People say that to get anywhere, you have to start where you are, but in order to do that you have to admit where you are, and I’ve always had a hard time doing that.

In a yoga class, for example, if you get too tired and out of breath, the thing you’re supposed to do is to get close to the ground—back to child’s pose. The idea is a nice one, if you ask me, that anytime you get overwhelmed, you just go back to the ground—to the beginning. You can start over. You can be a kid again. Think about how much time you spent as a kid laying on the ground, making snow angels or watching ceiling fans. 

But if yoga practice is life practice, I have to wonder: Do we really get to take a break anytime we need one? Can any of us ever be kids again?

I tried it a few times—taking a break in the middle of a practice—but every time I did I would get this sinking feeling like I was failing terribly, just laying there on the ground while everyone else went on without a glitch. Instead of putting my head on the mat, like they tell you to, I would stare ahead, at the tall mirrors standing in front of you, wondering why no one else in the room needed to rest like I did. Why was I the only one who was losing my breath?


The first time I remember losing my breath in my marriage was the second night of my honeymoon. We were staying on the Oregon Coast, in a tiny little town called Manzanita. Some friends had offered to let us use their cottage, right on the coastline, which is wrapped up in the most beautiful fog that time of year. It’s eerie and etherial and feels like you’re in a dream.

One night we decided to go for a drive to get dinner and maybe do some shopping. At our first stop, I found a pair of earrings I loved and used one of the cards to buy them. JD hung back by the door while I browsed, since the shop was full of mostly jewelry and handmade cards and, you know, refrigerator magnets. I really didn’t think he’d want anything.

I could tell he was waiting for me though, so I hurried. And when I met him at the front door, he seemed upset. We left the gift shop and walked quickly back to the car.

When we made it to the car, I asked him if everything was ok, and at first he said yes. But then it became clear that, no, he was not ok and suddenly we were in an argument. Slowly at first, and then faster and faster, we fought until my heart was beating out of my chest. I kept trying to figure out what was happening and why exactly he was upset but the harder I tried, the more frustrated he became, and the more frustrated he became, the more upset I felt.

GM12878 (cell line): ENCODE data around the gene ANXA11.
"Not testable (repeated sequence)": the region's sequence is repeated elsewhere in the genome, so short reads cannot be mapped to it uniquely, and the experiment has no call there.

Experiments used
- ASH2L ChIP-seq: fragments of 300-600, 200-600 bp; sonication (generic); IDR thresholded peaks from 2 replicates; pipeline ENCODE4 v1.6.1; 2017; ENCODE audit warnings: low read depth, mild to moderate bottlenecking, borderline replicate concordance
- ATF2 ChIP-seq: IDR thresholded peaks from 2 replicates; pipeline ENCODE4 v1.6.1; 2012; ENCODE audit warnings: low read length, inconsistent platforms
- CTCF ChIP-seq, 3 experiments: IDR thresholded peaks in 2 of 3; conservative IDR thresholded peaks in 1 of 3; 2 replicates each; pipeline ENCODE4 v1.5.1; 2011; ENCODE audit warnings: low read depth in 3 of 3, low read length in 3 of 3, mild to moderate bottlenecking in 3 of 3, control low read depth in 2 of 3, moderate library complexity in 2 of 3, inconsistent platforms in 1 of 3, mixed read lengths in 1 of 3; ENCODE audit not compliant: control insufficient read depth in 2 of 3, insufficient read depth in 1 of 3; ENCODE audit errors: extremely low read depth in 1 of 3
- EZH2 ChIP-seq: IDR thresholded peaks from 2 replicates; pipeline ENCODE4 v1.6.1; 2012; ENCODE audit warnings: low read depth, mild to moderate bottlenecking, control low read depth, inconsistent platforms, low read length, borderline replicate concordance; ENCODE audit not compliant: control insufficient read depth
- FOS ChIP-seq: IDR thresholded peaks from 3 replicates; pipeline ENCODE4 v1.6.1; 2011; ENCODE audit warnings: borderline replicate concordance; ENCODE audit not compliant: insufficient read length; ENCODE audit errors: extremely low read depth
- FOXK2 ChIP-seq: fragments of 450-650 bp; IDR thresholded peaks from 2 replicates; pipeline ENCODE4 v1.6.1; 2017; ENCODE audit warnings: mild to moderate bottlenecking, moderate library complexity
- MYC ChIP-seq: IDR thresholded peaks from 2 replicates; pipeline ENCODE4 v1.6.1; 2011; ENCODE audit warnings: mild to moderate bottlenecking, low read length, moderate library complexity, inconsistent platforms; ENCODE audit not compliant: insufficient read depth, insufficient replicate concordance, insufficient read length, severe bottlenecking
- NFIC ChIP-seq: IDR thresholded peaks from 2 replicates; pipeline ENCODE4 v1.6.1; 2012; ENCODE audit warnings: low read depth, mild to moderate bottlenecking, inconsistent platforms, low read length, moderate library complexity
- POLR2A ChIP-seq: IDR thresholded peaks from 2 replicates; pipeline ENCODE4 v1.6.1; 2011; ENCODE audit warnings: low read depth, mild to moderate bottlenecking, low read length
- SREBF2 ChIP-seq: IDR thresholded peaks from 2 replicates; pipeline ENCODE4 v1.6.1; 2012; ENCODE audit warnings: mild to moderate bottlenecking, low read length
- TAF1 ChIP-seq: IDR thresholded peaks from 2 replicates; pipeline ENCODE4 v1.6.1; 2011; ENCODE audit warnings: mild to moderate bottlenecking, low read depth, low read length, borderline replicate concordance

I reached for my phone. That’s when I remembered I didn’t have it. We’d turned off both of our phones and left them at the cottage. I pictured a dinner with no texting and no Instagram and no emails, just the two of us. But suddenly, I realized that being here without my phone and in the tiny space of this car made me feel like I couldn’t breathe. Oh my god, I couldn’t breathe.

Whatever reservations or fears I’d had before I married him were now multiplied, times ten. Like someone turned up the volume. Why did I assume all of this would dissipate after the wedding? What had I been thinking?

Without thinking, without even thinking about it, the car slowed to a stop, and I unbuckled my seatbelt and got out. Got right out. I dropped my knees to the sidewalk, right there next to a stop sign, and put my right hand to my chest, just to try to get a full breath in. Tears were streaming down my face, and I was feeling like this was the most terrible thing that could be happening. 

I tried to catch my breath. But by now, it was gone. Just way too far gone.

JD put the car in park and turned on his flashers. He waved to the drivers behind us, half as an apology, half as an instruction to tell them to go around us. Then, he came over to my side of the car and put his hand on my back. He held it there for a minute before saying anything. Finally, when he spoke, it was soft and gentle. Even apologetic.

“Don’t do this, ok? Get back in the car with me.”

The kindness in his voice infuriated me, since I wondered where on earth it had been a few minutes ago, when I was crying in the car. I feared his kindness was much more about avoiding the embarrassment of a wife on the sidewalk than it was about ending our argument. And I knew what would happen if I got back in the car. We would pick up just exactly where we had left off.

And still, I felt awful. The feeling was the same one I get in the yoga studio when I look in the mirrors and realize I’m the only one sitting on the ground, the only one in child’s pose, the only one who has lost her breath. I felt like the biggest joke. Why couldn’t I be stronger? Why didn’t I know the right thing to do next?

I knelt there on the pavement for what seemed like a lifetime before I picked up my head to look at JD.

“Come on, get in the car,” he repeated. 

So I did.

What other choice did I have?